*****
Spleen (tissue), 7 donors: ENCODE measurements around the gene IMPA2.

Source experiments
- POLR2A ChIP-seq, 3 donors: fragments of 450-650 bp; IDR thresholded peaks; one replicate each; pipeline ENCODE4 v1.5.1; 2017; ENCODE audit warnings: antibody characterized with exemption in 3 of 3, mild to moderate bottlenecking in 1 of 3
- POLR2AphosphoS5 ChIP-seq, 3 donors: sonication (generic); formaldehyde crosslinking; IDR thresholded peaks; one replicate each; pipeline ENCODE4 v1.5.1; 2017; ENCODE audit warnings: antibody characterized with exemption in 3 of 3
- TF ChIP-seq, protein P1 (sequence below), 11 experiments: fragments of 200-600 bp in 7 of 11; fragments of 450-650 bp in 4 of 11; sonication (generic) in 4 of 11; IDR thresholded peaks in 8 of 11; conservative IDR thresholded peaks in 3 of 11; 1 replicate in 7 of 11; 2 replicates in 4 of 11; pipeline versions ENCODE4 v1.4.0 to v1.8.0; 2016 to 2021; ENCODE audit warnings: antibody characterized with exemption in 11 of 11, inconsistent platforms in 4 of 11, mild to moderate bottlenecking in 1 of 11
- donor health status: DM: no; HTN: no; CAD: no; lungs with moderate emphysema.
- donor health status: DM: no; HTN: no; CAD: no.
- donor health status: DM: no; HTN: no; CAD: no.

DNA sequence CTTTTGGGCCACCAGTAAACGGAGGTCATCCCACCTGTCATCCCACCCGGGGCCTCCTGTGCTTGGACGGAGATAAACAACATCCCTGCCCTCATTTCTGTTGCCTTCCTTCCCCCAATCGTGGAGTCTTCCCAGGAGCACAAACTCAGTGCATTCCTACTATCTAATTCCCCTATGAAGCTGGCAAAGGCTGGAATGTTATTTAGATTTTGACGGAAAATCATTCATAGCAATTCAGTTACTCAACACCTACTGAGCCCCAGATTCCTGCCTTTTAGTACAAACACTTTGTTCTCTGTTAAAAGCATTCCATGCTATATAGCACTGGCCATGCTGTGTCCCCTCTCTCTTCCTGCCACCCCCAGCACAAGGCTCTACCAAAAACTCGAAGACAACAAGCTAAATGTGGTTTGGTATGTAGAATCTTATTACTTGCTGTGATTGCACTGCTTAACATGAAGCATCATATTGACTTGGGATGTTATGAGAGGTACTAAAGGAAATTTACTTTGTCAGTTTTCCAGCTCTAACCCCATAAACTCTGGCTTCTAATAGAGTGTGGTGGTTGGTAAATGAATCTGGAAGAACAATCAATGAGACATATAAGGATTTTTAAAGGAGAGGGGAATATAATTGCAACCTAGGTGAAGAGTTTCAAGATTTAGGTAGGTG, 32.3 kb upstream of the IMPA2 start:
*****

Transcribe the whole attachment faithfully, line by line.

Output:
Spleen (tissue), 7 donors: ENCODE measurements around the gene IMPA2.

Source experiments
- POLR2A ChIP-seq, 3 donors: fragments of 450-650 bp; IDR thresholded peaks; one replicate each; pipeline ENCODE4 v1.5.1; 2017; ENCODE audit warnings: antibody characterized with exemption in 3 of 3, mild to moderate bottlenecking in 1 of 3
- POLR2AphosphoS5 ChIP-seq, 3 donors: sonication (generic); formaldehyde crosslinking; IDR thresholded peaks; one replicate each; pipeline ENCODE4 v1.5.1; 2017; ENCODE audit warnings: antibody characterized with exemption in 3 of 3
- TF ChIP-seq, protein P1 (sequence below), 11 experiments: fragments of 200-600 bp in 7 of 11; fragments of 450-650 bp in 4 of 11; sonication (generic) in 4 of 11; IDR thresholded peaks in 8 of 11; conservative IDR thresholded peaks in 3 of 11; 1 replicate in 7 of 11; 2 replicates in 4 of 11; pipeline versions ENCODE4 v1.4.0 to v1.8.0; 2016 to 2021; ENCODE audit warnings: antibody characterized with exemption in 11 of 11, inconsistent platforms in 4 of 11, mild to moderate bottlenecking in 1 of 11
- donor health status: DM: no; HTN: no; CAD: no; lungs with moderate emphysema.
- donor health status: DM: no; HTN: no; CAD: no.
- donor health status: DM: no; HTN: no; CAD: no.

DNA sequence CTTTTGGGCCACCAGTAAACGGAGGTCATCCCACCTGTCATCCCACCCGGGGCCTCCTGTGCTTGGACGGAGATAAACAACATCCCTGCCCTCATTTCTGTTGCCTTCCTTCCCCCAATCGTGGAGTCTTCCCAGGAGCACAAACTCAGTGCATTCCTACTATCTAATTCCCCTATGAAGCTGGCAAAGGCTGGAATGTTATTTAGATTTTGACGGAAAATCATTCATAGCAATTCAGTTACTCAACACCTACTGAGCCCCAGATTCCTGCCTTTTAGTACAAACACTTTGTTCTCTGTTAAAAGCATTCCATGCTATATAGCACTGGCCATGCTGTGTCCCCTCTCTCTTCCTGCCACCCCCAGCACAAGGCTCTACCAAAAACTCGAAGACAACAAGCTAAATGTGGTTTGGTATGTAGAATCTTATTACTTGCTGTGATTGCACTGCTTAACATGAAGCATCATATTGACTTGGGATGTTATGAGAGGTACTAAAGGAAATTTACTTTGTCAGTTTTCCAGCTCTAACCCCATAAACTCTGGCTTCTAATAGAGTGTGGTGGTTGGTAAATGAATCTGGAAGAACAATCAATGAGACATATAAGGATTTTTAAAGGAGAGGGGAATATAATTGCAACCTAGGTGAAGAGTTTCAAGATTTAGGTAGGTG, 32.3 kb upstream of the IMPA2 start: